FOM: revised assessment of mathematical undecidability

Stephen G Simpson simpson at
Wed Mar 3 20:07:30 EST 1999

To: John Kadvany


In your paper `Reflections on the Legacy of Kurt G"odel: Mathematics,
Skepticism, Postmodernism', you surveyed the `postmodernist condition'
in f.o.m., as follows:
   G"odel's First Theorem showed that undecidability was endemic to
   mathematical reasoning and a major portion of foundational research
   since the 1930s has been involved in exploring *mathematically*
   important conjectures that are undecidable with respect to various
   ``foundational'' systems-- the ironic quotation marks now being
   mathematically necessary.  G"odel's original undecidable sentence
   is of no known mathematical interest apart from its undecidability
   in elementary arithmetic and its primary role in logical research,
   and for many years it was an open problem to find a
   non-metamathematical sentence similarly undecidable in Peano
   arithmetic; the first such sentence was found in 1977 by Jeff Paris
   and Leo Harrington.  Another line of research following from the
   model set by the First Theorem turns the undecidability issue
   around.  Why not investigate alternative mathematical systems that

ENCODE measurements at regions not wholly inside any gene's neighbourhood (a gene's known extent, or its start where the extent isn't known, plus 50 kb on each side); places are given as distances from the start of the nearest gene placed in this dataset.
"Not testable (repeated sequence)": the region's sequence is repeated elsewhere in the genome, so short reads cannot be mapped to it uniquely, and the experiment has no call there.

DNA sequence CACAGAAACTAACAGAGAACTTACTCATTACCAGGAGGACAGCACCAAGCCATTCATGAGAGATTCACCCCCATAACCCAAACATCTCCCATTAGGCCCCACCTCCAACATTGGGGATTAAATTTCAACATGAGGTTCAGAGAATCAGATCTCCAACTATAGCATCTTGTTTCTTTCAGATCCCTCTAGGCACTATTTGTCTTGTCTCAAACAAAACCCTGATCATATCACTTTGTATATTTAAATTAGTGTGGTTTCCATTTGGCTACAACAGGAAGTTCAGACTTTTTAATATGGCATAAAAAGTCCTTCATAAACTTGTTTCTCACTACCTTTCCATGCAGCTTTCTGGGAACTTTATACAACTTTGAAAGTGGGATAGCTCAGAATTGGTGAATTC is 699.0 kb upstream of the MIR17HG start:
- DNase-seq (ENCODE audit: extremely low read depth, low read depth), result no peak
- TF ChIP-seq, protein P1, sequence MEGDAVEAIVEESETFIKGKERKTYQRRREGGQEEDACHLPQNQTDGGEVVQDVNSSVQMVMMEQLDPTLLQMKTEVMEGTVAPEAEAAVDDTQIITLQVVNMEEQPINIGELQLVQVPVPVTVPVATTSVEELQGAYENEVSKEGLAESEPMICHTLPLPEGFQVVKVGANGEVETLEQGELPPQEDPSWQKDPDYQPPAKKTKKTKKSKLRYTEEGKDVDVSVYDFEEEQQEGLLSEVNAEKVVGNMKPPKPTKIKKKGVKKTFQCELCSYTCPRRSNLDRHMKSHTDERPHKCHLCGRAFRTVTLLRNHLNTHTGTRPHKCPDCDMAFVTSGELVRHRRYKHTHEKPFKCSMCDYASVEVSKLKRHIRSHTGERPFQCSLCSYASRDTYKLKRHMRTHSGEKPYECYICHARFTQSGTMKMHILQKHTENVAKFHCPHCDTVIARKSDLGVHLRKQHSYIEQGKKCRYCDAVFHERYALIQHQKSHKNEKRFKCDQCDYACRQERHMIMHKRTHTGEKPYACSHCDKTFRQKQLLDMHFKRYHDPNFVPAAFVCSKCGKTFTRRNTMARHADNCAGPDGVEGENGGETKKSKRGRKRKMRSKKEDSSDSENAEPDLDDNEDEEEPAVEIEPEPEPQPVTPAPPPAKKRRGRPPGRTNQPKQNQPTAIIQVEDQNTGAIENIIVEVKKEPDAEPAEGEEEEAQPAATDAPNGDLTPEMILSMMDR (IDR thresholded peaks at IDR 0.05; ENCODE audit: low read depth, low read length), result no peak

*do* decide some of the mathematically interesting undecidable
   propositions one way or the other?  Within any one of these
   systems, one can investigate those new theorems which are provable
   or refutable, but undecidable with respect to relatively lean
   systems such as Zermelo-Fraenkel (ZF) set theory without the axiom
   of choice.  Cantor's Continuum Hypothesis, regarding the order of
   infinity of the real number line, is the most famous undecidable
   statement investigated in this way, but there are today several
   such propositions of mathematical, and not only metamathematical,
   interest.  One of the dominant strategies therefore in
   post-G"odelian foundational studies is reflected in these attempts
   to prove to mathematicians that metamathematics has a direct
   bearing on concrete mathematical problems, but this progress has
   been made mostly *across* several foundational theories, primarily
   ones with specialized consequences for real analysis and properties
   of the real number line.

My question for you is, how would you revise this assessment now?  It
appears that a major revision is needed in light of spectacular
results obtained subsequent to 1977.  Consider independent
combinatorial statements such as, most recently, propositions 2 and 6
in Friedman's `Free Sets/Large Cardinals' abstract in his FOM posting
of 27 Feb 1999 01:43:18.  Here Friedman is producing absolute, finite
combinatorial, mathematically natural statements that require large
cardinals to prove.  He is no longer talking about the real line but
rather finite combinatorics, yet the independence is from ZF and
stronger systems, not from PA.  Also, the large cardinal hierarchy is
linearly ordered by consistency strength, so this perhaps brings some
amount of order to your `postmodern chaos'.

-- Steve

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